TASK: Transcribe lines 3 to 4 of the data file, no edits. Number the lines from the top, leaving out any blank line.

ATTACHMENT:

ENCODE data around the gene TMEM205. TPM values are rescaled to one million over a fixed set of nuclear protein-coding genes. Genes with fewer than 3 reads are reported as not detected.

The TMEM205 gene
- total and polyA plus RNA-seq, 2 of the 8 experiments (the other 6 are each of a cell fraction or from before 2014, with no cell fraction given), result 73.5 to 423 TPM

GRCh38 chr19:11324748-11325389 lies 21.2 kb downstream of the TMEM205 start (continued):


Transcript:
- total and polyA plus RNA-seq, 2 of the 8 experiments (the other 6 are each of a cell fraction or from before 2014, with no cell fraction given), result 73.5 to 423 TPM

GRCh38 chr19:11324748-11325389 lies 21.2 kb downstream of the TMEM205 start (continued):